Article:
As do most farmers around Okarche, Oklahoma, Matt Alig once grew hard red winter wheat. He'd graze stocker cattle on the wheat over winter. He'd pull the cattle in March and harvest the wheat in midsummer.
Then came 1995, hand in hand with drought. "That year was my last wheat crop," he says. "The wheat ran 9 bushels to the acre. My limiting factors here are MPR: moisture, precipitation, and rainfall."
Alig overcame limitations by putting a new spin on the grazing of stocker cattle on cropland. Abandoning any intent to harvest grain, he now grows cover crops in spring and midsummer, then he no-till plants a multispecies grazing crop in late summer.
Summer Secret Weapon
Stocker cattle start grazing fields in early November and stay until early May. The cattle tip the scales at 900 pounds by the time they graze off the plant material.
The heavy weight of the cattle pays off, persisting even in drought. "Last year, it was awful, awful dry," says Alig. "Most farmers around here harvested a 15- to 20-bushel wheat crop. On my fields, the gain on the cattle was the equivalent of a 35-bushel crop of wheat."
Abundant forage production is key to getting good gain on the cattle. Summer-grown cover crops are the secret to getting the abundant forage.
"The cover crops keep the sun and wind off the ground, and that makes a huge difference in my area," says Alig. "Because of the cover crops, the soil temperature is much cooler. Where soil is not protected, soil temperature can be 130°F. at a depth of 4 inches below the surface. Nothing will germinate in that kind of heat."
Since the cover crop residue keeps the soil cool, Alig can plant his main grazing crops as early as late August. "I can get more growth early in the season and have lots of forage by the time the cattle come in," he says.
Alig no-till plants cover crops of sunn hemp and cowpeas the second week in May, after the cattle leave. "The sunn hemp is a tropical legume that has the potential to grow 6 feet tall," he says. "The cowpeas vine around the stalks of the hemp. Both crops fix nitrogen in the soil.”
After burning down the cover, he no-till plants the grazing crop in late August or the first of September. He seeds rye or triticale along with turnips, radishes, and two varieties of rapeseed. "Rye and triticale will produce more forage than wheat," he says.
By the time fields are ready to be grazed in early November, the rye or triticale will be 8 to 10 inches tall, and the radishes will reach a height of 18 inches.
The forage mix will test about 31% crude protein.
To stock both owned and rented fields, Alig sources 1,000 to 1,200 weanlings weighing 450 to 550 pounds. Cattle are typically backgrounded for 30 to 45 days and come from larger northern and western producers whose management practices tend to be predictable.
"Getting healthy calves plays an important role in being able to average 2½ pounds per day of gain,” he explains.
He owns some of the cattle and also custom-grazes a portion of the herd. "Custom grazing earns less profit than owning the cattle,” he says. "Because cattle prices are astronomical, the custom grazing reduces risk, and it generates cash flow.”
Upon arrival, Alig acclimates the calves by holding them in a small area where they can graze and get accustomed to the tubs of liquid supplement he sets out on pasture. The supplement helps the cattle adjust to the lush, high-protein pasture.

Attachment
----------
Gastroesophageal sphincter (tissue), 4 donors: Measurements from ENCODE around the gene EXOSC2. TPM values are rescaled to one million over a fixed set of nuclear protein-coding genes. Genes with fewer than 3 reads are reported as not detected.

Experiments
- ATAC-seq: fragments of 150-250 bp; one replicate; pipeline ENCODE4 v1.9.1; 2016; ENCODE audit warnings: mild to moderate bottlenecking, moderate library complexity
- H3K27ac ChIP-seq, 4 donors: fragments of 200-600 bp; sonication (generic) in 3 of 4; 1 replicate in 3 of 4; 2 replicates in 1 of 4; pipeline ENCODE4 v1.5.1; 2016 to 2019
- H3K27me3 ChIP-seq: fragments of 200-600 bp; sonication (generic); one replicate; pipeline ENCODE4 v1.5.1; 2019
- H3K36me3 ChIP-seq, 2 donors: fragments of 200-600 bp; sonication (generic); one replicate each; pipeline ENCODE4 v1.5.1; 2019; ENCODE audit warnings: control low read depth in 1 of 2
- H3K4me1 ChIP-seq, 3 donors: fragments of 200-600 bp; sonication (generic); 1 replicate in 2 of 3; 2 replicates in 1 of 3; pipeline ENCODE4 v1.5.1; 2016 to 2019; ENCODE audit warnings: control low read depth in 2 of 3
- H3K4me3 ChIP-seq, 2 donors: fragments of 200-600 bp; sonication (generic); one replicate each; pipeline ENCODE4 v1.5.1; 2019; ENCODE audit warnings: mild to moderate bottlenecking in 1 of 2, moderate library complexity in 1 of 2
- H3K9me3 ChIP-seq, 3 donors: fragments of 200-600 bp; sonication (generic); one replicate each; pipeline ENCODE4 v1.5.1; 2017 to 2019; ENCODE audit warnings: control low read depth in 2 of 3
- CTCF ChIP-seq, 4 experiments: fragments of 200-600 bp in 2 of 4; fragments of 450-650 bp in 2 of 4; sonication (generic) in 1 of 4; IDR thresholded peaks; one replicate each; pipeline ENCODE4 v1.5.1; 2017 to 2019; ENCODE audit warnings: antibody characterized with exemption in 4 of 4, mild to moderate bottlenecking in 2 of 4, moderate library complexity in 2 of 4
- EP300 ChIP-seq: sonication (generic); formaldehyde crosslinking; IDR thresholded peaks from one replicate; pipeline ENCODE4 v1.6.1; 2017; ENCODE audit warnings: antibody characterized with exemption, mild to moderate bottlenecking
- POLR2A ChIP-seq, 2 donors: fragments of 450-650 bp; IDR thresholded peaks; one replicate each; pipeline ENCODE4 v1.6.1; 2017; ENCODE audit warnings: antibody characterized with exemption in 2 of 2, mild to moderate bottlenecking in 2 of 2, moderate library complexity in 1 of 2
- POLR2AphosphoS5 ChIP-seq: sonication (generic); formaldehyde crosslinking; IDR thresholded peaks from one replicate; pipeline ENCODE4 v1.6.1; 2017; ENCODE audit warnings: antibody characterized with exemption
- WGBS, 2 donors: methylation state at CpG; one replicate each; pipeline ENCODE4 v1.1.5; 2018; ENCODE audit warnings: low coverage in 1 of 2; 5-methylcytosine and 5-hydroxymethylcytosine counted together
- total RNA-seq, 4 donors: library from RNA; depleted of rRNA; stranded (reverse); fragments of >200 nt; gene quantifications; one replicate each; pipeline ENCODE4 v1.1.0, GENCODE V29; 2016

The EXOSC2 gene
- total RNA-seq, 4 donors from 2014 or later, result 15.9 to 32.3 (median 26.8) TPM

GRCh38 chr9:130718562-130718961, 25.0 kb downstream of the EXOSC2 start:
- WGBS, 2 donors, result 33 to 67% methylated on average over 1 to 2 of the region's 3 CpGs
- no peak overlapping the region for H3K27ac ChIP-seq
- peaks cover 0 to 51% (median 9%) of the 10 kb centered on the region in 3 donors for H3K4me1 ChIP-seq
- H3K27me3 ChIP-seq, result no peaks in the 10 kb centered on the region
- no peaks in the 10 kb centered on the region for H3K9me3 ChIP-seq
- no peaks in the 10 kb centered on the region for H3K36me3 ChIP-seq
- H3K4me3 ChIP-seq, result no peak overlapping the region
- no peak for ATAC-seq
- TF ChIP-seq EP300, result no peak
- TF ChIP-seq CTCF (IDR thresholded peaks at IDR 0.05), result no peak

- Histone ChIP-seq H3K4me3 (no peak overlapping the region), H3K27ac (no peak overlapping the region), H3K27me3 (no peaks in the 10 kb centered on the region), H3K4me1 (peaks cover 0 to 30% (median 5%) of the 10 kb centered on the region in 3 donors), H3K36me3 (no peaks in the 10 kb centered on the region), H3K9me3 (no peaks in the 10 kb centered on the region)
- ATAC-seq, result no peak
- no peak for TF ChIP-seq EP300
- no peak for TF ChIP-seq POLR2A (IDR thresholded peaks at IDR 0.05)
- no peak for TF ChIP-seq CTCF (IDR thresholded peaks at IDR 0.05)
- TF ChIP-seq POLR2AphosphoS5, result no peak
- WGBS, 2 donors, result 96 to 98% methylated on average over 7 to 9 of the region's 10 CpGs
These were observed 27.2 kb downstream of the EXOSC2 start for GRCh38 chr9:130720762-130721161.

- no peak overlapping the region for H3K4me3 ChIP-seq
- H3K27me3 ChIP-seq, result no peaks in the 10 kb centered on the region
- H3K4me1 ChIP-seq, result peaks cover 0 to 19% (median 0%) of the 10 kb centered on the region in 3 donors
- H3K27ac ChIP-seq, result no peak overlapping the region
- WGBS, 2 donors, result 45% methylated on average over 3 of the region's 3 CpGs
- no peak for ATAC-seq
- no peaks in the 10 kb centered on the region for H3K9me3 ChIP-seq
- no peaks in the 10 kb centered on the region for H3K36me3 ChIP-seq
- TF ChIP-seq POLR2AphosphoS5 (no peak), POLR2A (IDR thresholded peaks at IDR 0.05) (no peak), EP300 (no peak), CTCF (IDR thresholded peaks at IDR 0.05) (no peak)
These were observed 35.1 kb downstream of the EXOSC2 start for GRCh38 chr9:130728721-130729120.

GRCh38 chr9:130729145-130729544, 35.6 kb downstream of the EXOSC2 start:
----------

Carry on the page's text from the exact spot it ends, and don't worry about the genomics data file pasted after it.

"I feed a molasses-base supplement that seems to help reduce bloat,” he says. "It slows down the calves' digestion of forage and makes their stools more solid.” The supplement contains 8% fat and 22% protein, of which 12% is urea.
Field pastures range in size from 120 to 160 acres. Alig stocks them at initial stocking rates, ranging from 500 to 800 pounds per acre. Stocking at these rates lets the calves fully develop to their end weight without being rotated to new pastures, which saves labor in the long run.
Before leaving in May, the cattle consume most of the standing forage. The rye and triticale will begin to regrow in March.
Large amounts of plant residue along with no-till planting of crops stabilize the soil surface, especially during wet conditions. "Because the cattle are never tramping in the mud, I don't have soil and plant degradation during wet weather," he says.
While Alig pays cash-rental rates commensurate with his area's market rate for cropland, other production costs are reduced from those of his previous system. For example, intensive grazing of cattle and continuous growth of summer cover crops have reduced the amount of nitrogen he applies by 25%.
Without the harvesting of a wheat crop, his payments for crop insurance are eliminated.
Equipment needs are reduced, as well. "I own a drill, a sprayer, and an unloading chute," he says. "I also own a truck for feeding cattle when snow covers the ground."
Over time, fields that have a long history of being grazed and of growing cover crops are showing greater productivity.
"Instead of bushels, I'm taking pounds of gain off the fields," says Alig. "The cattle return nutrients to the land, and because of better soil health, forage production has been increasing over time. This all results from building healthy soil.”
Better Soil Health
Conventional wisdom holds that Matt Alig's system of grazing cattle on his Okarche, Oklahoma, fields that have been no-tilled will lead to soil compaction from the trampling of the cattle.
The reverse has been true.
"A soil scientist did a lot of testing in my fields, and he concluded that the soil profile was among the best he'd seen,” says Alig.
Further improvements in soil health result from an apparent increase in beneficial insects that act as a check for predatory insects.
"I have not sprayed for aphids since I switched to no-till,” he says. "Along with the no-till, the diverse crops and the grazing of the cattle seem to be providing a habitat for good insects."
November 07, 2015